My favorite holidays growing up were ranked according to how much candy was involved.
So of course, Halloween was number one, followed by Valentines Day, Christmas, with Thanksgiving bringing in the rear with its pies, cookies and cakes. (Not much candy, but food and sugar just the same.)
Halloween was a sugar addict’s dream. It was like St. Patrick’s Day for an alcoholic: full permission from the world to binge!
I loved dressing up, too, but the truth was that my excitement around the holiday was all about being able to get as much candy as I could and to be able to eat it without judgement or censure.
Candy was my love, you see.
It was my friend. My happiness. My comforter. My solace.
Candy was love to me.
There wasn’t a candy I did not love back except black licorice. Fortunately, my mother loved candy too, and black licorice was right up her alley, so it all worked out.
I had little rituals, such as taking candy corn and eating it one kernel at a time.
I’d gnaw it down in tiny front teeth bites, color stripe by color stripe, ever hopeful that the orange would taste like orange. (It never did – each stripe was always just a creamy sugary flavor. No matter.)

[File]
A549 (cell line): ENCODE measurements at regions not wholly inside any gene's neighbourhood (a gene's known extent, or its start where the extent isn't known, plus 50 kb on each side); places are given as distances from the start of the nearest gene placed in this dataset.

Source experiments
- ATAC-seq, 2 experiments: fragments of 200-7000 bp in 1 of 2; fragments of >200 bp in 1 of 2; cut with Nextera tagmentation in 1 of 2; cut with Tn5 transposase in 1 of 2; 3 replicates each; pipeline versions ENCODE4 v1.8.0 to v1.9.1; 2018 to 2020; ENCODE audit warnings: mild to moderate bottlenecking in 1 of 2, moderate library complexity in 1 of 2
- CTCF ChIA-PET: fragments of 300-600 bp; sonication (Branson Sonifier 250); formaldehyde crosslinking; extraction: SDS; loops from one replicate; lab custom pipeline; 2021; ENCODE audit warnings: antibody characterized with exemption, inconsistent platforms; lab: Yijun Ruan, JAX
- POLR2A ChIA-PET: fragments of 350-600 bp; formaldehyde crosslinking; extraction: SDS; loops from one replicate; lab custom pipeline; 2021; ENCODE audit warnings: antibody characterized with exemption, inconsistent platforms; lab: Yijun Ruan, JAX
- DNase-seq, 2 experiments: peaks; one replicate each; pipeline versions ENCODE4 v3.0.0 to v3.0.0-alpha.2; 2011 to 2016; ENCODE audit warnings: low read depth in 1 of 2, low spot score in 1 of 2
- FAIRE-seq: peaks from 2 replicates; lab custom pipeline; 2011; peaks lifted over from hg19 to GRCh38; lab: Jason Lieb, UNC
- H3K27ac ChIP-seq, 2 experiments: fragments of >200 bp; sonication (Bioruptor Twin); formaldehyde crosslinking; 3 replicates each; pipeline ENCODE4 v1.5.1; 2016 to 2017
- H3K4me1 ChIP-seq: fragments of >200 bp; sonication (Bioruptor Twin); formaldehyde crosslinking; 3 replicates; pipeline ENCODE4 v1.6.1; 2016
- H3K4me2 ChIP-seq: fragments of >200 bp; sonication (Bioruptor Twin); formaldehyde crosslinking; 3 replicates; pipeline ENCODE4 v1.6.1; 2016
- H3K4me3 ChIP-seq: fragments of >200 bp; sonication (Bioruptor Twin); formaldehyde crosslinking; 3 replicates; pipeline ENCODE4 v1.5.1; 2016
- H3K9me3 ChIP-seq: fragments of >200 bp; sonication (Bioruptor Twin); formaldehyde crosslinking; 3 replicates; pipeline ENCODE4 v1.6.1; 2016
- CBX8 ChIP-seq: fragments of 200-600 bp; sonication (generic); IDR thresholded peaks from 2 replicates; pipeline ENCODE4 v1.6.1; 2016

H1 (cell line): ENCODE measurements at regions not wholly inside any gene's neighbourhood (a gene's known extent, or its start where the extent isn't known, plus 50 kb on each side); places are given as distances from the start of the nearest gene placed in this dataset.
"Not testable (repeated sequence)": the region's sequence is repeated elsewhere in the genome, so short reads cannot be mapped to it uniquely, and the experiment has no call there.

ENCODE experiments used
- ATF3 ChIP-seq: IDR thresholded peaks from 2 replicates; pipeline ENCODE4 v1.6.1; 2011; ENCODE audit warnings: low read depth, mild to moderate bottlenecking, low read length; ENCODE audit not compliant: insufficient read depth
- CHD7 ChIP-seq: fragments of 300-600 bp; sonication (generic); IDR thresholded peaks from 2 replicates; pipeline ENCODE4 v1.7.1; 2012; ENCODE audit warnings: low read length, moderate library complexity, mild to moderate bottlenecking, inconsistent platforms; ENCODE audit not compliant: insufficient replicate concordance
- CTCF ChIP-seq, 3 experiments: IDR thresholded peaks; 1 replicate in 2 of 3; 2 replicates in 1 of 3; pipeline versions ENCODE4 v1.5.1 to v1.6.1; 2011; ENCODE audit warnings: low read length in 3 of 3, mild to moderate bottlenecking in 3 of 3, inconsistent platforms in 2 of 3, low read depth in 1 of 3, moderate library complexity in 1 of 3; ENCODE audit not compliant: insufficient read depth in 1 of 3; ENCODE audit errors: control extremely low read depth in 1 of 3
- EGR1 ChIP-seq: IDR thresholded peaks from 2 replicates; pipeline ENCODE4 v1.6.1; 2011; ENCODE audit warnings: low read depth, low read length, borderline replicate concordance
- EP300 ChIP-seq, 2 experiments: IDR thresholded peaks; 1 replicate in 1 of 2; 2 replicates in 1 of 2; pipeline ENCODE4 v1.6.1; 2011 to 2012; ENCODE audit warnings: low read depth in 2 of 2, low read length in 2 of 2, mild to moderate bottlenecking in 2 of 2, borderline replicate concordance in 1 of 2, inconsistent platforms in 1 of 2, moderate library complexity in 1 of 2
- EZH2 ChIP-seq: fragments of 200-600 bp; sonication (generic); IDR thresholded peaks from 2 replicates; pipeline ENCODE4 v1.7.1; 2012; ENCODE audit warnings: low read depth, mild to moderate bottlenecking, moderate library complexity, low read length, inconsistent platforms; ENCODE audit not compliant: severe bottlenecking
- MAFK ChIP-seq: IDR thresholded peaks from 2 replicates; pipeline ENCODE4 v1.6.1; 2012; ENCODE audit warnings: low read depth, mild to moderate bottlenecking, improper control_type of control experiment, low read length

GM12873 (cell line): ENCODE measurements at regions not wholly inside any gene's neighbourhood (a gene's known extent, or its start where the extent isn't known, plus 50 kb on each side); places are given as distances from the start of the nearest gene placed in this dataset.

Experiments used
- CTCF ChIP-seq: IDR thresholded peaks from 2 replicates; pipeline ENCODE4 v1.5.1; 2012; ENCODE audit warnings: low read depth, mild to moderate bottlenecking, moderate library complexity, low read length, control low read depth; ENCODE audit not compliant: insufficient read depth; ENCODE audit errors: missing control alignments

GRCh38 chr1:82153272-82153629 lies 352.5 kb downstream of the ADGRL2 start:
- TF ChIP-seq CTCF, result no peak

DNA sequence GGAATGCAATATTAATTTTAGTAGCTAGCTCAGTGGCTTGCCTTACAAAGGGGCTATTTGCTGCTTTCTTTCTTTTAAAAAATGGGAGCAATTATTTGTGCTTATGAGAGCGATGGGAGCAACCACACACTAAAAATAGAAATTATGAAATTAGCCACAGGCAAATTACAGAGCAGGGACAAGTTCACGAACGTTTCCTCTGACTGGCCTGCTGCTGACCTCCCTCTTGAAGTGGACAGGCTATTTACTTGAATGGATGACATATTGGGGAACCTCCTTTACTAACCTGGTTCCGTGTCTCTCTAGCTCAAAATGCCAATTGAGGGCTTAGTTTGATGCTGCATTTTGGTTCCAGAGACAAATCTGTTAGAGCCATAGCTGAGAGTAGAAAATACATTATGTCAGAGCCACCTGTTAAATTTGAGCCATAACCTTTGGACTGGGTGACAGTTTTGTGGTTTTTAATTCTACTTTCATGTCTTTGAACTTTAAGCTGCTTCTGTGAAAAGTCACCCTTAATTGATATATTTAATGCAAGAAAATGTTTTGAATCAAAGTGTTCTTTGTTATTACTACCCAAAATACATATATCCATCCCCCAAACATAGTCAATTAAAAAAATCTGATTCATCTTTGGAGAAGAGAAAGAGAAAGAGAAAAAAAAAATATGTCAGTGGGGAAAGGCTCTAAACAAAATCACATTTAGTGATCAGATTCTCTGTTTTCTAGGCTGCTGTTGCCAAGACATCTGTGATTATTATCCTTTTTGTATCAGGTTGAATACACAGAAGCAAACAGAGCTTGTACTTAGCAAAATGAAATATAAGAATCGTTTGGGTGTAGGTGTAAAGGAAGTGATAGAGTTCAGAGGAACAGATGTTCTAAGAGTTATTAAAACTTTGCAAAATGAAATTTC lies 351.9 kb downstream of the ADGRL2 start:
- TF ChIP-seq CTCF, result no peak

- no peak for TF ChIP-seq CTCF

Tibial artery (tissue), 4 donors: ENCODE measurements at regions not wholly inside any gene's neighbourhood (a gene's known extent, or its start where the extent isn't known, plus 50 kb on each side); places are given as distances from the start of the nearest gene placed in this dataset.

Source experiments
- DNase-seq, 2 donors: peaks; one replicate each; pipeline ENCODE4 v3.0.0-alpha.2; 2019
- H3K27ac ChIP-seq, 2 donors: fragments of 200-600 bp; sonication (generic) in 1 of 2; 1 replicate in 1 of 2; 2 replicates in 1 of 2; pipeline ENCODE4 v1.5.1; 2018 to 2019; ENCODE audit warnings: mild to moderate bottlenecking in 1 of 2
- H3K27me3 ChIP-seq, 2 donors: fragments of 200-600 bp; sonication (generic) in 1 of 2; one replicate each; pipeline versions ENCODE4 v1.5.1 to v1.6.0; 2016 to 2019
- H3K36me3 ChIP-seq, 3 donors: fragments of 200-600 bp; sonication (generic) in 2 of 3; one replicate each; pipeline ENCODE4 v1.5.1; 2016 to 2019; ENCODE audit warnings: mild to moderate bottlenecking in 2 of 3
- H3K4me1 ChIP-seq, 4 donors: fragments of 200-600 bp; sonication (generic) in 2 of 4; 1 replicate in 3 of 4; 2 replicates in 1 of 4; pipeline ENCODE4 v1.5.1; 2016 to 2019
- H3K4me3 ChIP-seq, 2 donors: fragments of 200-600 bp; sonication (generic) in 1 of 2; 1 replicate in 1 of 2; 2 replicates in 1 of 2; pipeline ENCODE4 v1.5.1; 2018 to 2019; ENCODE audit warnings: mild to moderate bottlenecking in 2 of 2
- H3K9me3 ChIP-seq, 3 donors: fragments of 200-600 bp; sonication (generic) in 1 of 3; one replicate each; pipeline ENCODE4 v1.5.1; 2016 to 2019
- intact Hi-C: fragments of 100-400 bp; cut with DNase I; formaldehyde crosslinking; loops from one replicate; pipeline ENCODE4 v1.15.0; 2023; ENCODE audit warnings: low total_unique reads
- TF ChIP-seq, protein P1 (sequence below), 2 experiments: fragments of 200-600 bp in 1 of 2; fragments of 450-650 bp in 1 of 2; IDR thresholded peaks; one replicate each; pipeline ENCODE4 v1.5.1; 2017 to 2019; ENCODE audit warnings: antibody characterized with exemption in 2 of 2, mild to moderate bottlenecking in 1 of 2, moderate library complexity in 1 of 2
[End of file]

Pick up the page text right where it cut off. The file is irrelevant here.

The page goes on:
I’s unwrap a Hershey’s Kiss (we only had the classic milk chocolate then,) and put in in the center of my tongue and let it melt, sticking to the roof of my mouth. God, how I loved the sensuality of it!
My number one candy, hands down, was Reese’s Peanut Butter Cup. Back then we didn’t have the mini’s or the flavor variations.
It was the classic, regular-sized, 2 pack that you’d hope to score.
I’d save them to eat until the end, to savor. They, too, carried their own ritual.
I’d eat the crinkled edges away first, leaving a round, dense, creamy peanut butter and chocolate sandwich to eat like a sweet burger. I sang a little song of happiness as I finished.
Such happy memories. Looking back, maybe it is sad to think that candy held such a primary role in my life.
But it did. Can’t change that. Maybe that candy kept me alive.
My candy days are in the past. Though I may sometimes feel nostalgic for candy around the holidays, I can honestly say I am happy being candy-free today. My relationship to that candy held a dark side that I do not wish to return to.
That candy became too important. It eventually became my captor. It eventually became my everything.
I relish the clarity, vibrance and self-ness I feel without it.
And my life is sweet enough.